Again, this applies to our understanding of the Catholic faith as well: the foundation of our trust in what the Church teaches is ultimately the authority, and competence, of God himself. Since it is contrary to God’s nature to deceive, then the certitude and truth of what we believe can be trusted. It is without error, and this is why we hold that the Catholic Church is infallible in matters of faith and morals. Her infallibility is guaranteed by the Incarnate Word giving the keys to St. Peter and affirming the head apostle as shepherd of his sheep (Matt 16:18-20; Jn 21:15-19).
What the Church proposes for Catholics to believe is defined, articulated, and clarified in her dogmas and doctrines. This act of intellectual charity is at the foundation of our faith and the road to sanctity. The Church’s mission is to proclaim, defend, and explicate the truth that it has received from God. This is the precise meaning when the Catechism of the Catholic Church (CCC)states the following:
The Church’s Magisterium exercises the authority it holds from Christ to the fullest extent when it defines dogmas, that is, when it proposes truths contained in divine Revelation or also when it proposes in a definitive way truths having a necessary connection with them. (par 88)
When the Church defines what it holds, its truth is guaranteed because its authority is a gift received from the very person of Christ Himself. This not only pertains to truths regarding the Trinity, Incarnation, the Marian doctrines and dogmas, or the Eucharist, but also to the Church’s moral teaching. The truth about contraception, that marriage is between one man and one woman, or the intrinsic disorder of homosexual acts, can be discovered by human reason via the order of the natural law. However, these are also part of the deposit of faith, the truth and certitude of which is based on the Church’s charism of infallibility.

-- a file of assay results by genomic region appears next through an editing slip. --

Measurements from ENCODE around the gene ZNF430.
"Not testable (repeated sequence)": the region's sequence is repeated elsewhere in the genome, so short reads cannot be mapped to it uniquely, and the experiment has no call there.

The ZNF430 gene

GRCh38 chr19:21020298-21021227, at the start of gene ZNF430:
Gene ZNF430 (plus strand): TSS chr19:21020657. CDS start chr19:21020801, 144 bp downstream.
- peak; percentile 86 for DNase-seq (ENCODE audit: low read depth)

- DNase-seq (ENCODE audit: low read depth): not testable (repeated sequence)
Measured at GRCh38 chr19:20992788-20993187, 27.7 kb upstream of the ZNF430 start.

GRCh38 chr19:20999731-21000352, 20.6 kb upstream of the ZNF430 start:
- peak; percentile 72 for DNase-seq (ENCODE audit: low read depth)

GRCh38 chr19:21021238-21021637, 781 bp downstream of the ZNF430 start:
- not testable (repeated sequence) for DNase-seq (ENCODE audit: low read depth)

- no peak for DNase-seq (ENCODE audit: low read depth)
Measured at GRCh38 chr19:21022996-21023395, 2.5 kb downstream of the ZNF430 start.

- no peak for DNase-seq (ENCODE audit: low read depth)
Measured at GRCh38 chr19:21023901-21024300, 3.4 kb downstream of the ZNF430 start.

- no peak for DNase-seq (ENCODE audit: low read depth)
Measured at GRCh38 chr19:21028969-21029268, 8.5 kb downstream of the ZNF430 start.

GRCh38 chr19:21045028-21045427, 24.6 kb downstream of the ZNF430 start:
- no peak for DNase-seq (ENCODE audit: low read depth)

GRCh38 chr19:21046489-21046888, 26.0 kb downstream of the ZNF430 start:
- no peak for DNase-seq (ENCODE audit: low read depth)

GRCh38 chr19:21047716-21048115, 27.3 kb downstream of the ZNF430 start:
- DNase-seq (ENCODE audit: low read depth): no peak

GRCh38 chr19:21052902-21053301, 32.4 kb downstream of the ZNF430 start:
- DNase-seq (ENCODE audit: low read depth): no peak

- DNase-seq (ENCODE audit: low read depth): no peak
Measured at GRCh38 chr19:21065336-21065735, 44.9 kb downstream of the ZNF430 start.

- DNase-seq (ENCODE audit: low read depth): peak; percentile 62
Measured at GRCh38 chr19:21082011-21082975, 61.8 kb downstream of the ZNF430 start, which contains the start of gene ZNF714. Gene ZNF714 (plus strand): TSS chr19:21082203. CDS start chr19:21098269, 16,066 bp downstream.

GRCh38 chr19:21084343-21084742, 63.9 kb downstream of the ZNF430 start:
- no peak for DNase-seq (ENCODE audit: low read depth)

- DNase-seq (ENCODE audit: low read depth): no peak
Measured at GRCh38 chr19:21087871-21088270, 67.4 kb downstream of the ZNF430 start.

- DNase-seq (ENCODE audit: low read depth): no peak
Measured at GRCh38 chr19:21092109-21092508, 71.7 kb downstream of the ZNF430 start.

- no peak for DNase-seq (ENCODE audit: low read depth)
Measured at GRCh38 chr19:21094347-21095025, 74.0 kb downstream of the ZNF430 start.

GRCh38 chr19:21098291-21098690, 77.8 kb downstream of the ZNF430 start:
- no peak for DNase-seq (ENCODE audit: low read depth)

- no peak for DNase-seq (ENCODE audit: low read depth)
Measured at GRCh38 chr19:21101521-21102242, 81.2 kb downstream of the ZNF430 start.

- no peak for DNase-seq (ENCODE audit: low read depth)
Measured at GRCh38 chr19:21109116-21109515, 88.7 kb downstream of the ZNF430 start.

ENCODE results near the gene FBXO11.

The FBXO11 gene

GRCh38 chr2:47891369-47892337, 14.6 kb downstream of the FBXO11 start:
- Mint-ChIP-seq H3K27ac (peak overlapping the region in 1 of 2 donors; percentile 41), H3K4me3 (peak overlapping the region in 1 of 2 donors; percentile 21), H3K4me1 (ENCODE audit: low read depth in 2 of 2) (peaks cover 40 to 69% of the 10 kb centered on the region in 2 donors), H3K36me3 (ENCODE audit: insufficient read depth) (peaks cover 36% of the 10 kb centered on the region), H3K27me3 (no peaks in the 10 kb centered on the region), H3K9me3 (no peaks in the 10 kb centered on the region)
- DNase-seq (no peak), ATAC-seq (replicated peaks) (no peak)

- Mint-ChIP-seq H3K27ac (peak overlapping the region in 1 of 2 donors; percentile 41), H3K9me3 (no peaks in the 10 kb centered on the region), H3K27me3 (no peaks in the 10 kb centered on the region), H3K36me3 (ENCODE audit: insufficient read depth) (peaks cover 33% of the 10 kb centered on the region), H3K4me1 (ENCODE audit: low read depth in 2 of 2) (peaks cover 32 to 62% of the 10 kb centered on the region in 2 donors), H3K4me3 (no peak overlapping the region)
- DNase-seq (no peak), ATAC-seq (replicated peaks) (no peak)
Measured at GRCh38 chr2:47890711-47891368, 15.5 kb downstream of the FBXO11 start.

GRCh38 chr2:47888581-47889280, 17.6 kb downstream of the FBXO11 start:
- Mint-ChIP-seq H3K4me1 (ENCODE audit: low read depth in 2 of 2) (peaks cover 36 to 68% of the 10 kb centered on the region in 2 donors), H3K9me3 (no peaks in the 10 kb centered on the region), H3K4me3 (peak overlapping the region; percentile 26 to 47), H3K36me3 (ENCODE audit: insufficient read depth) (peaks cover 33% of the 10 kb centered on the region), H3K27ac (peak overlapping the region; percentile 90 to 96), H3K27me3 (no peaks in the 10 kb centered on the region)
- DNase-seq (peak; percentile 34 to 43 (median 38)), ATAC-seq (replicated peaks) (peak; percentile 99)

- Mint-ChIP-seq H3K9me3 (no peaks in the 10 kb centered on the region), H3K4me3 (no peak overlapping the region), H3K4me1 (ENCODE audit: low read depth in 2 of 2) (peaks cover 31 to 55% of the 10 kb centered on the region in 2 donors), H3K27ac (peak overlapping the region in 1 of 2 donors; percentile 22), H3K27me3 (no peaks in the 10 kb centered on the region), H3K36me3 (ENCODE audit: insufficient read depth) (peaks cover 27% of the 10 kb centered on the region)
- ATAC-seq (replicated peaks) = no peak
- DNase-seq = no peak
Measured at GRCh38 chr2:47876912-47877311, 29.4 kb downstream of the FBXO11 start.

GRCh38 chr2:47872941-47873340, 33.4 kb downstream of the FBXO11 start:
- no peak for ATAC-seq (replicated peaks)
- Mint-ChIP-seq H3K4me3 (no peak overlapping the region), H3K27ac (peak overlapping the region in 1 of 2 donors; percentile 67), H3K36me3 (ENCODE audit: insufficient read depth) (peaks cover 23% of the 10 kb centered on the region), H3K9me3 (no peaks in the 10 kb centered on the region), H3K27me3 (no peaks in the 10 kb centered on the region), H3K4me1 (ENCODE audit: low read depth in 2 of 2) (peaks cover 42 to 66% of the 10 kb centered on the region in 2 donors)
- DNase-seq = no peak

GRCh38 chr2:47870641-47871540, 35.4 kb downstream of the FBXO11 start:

Returning to Aquinas’ point: the Catholic who rejects one of the articles of faith no longer has living faith in the other articles precisely because they have called into question the very foundation of the faith, namely, God’s authority. If the Church can error in matters of sexual morality, for example, then upon what basis can one continue to trust what she teaches in other areas of faith?
I think it was the novelist Walker Percy who humorously noted that everyone believes in a pope—the question is just whether or not it is you or somebody else. This is the same point Aquinas is making, albeit in a slightly different way. If one believes in what the Church teaches because its truth and certitude rests in God’s authority, and since the deposit of faith is a singular expressive unity, then to deny one of the articles would be to reject God’s authority. We choose what to accept and reject, and in so doing, we become the arbiter’s of truth. No longer is natural and supernatural truth independent of what I think or feel; it now becomes transformed to fit what I will and decree. We then create what is true, good, and evil, and this entails a denial and rejection of both truth and dogma.
And so, let us not be fearful of dogma but rather rejoice in it. Dogma is liberating, for it reminds us that truth is not something we create, but something that we must discover, that which we receive as gift. It is given to us so that we might attain final happiness. Dogma helps us to think rightly about everything, and this enables us to live rightly as well. “Man can be defined as an animal that makes dogmas…” wrote Chesterton in Heretics (1905), “Trees have no dogmas.” Chesterton later stated, in Tremendous Trifles (1909), that he embraced orthodoxy because “an error is more menacing than a crime, for an error begets crimes.”
Likewise, the Church is always persistent and acutely aware of this fact, that dogma and our spiritual lives are so deeply intertwined, for dogmas “are lights along the path of faith; they illuminate it and make it secure. Conversely, if our life is upright, our intellect and heart will be open to welcome the light shed by the dogmas of faith” (CCC, par 89).